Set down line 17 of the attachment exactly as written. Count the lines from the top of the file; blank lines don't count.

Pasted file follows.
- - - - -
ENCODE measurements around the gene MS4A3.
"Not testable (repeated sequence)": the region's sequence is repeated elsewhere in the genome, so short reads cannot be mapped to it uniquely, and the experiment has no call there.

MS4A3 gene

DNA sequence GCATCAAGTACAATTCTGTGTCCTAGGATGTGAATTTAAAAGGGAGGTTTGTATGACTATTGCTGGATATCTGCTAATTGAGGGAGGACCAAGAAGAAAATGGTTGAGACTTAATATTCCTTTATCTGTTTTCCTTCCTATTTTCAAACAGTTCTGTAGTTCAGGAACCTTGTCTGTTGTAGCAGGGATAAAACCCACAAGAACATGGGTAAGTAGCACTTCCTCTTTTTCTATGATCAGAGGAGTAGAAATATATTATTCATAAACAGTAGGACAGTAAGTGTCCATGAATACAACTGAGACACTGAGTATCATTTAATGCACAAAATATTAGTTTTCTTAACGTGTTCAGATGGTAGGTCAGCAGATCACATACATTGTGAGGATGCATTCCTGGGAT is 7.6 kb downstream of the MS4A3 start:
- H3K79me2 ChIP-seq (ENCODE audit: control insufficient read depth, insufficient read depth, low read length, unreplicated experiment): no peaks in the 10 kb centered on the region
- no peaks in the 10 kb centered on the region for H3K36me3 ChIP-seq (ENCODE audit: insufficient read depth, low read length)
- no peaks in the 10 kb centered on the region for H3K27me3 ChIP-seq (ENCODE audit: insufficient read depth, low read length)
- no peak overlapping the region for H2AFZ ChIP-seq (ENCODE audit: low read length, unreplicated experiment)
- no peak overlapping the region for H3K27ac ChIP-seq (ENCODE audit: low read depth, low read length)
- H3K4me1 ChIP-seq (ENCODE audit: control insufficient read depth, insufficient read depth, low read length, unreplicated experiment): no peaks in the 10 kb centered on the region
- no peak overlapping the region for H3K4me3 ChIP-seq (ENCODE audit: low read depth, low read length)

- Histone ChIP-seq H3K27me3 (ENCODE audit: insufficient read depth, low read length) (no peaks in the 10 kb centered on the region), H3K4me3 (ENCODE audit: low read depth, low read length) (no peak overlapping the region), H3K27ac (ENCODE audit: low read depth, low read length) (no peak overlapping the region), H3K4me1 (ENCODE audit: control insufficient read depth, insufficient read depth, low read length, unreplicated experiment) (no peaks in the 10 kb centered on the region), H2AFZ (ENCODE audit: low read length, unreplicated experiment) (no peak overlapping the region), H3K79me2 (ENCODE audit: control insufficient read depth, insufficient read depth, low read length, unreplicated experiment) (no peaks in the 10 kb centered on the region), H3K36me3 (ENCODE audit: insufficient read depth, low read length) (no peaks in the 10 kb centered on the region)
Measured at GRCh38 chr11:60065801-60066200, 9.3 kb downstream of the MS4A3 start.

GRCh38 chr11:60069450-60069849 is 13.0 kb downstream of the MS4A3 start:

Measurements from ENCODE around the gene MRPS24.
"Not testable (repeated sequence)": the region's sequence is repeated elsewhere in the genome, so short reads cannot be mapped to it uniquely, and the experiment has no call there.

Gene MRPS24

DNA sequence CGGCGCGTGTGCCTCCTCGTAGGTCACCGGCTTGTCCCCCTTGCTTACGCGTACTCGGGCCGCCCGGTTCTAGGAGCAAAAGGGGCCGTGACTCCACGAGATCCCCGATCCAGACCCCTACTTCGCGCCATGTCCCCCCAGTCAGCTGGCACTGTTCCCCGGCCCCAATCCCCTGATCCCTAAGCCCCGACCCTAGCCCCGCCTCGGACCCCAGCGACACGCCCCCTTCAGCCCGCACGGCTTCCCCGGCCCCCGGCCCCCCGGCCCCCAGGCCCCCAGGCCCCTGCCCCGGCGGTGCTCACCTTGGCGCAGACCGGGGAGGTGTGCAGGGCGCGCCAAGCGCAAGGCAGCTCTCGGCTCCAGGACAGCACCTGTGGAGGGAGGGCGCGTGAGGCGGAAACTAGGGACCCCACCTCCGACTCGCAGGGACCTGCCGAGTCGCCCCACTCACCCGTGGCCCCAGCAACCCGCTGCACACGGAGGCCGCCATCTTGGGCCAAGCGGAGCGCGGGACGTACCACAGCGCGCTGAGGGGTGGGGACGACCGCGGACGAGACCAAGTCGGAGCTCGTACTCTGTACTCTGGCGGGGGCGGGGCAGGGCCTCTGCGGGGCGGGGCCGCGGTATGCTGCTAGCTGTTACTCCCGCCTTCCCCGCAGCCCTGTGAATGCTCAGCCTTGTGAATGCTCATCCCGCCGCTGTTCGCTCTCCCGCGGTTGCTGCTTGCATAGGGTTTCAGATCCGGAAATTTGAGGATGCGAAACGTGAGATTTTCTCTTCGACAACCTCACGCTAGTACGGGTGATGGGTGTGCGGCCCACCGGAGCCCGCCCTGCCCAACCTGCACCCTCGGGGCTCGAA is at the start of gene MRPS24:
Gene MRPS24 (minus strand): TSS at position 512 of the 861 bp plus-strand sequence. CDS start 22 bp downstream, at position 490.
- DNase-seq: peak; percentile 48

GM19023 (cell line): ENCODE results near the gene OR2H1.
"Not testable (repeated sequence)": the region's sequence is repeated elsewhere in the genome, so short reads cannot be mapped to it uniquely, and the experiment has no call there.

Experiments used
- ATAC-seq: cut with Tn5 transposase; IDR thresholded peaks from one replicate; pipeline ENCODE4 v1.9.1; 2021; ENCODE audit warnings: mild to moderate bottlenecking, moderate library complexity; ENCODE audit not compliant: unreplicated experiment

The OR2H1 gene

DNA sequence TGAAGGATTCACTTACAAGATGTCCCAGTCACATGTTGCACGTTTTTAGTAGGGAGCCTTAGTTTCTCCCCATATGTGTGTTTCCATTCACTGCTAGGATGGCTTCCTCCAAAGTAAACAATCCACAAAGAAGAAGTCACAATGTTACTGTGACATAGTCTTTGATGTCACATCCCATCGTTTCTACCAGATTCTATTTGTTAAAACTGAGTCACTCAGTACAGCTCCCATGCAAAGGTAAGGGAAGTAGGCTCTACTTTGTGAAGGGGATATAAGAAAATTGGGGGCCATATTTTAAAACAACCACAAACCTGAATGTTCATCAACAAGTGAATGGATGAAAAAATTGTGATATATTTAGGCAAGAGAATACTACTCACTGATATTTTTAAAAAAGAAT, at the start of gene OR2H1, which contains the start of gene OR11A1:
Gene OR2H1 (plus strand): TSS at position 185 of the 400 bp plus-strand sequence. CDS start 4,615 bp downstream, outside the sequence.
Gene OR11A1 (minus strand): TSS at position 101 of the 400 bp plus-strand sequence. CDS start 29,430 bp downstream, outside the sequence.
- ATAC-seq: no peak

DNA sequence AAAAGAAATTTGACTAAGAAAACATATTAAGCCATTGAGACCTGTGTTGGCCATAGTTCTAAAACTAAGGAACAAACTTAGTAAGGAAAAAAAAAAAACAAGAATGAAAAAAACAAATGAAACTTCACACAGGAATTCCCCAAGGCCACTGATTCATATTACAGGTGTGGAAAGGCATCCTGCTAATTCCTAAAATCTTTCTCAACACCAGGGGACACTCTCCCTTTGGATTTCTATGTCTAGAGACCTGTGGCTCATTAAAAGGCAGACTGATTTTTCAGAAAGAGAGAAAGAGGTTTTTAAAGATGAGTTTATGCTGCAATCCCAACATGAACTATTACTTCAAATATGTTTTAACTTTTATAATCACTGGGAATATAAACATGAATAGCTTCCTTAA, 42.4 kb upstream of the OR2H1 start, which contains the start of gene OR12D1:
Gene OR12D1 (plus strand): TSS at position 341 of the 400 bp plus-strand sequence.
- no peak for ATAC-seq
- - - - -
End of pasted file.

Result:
Gene MRPS24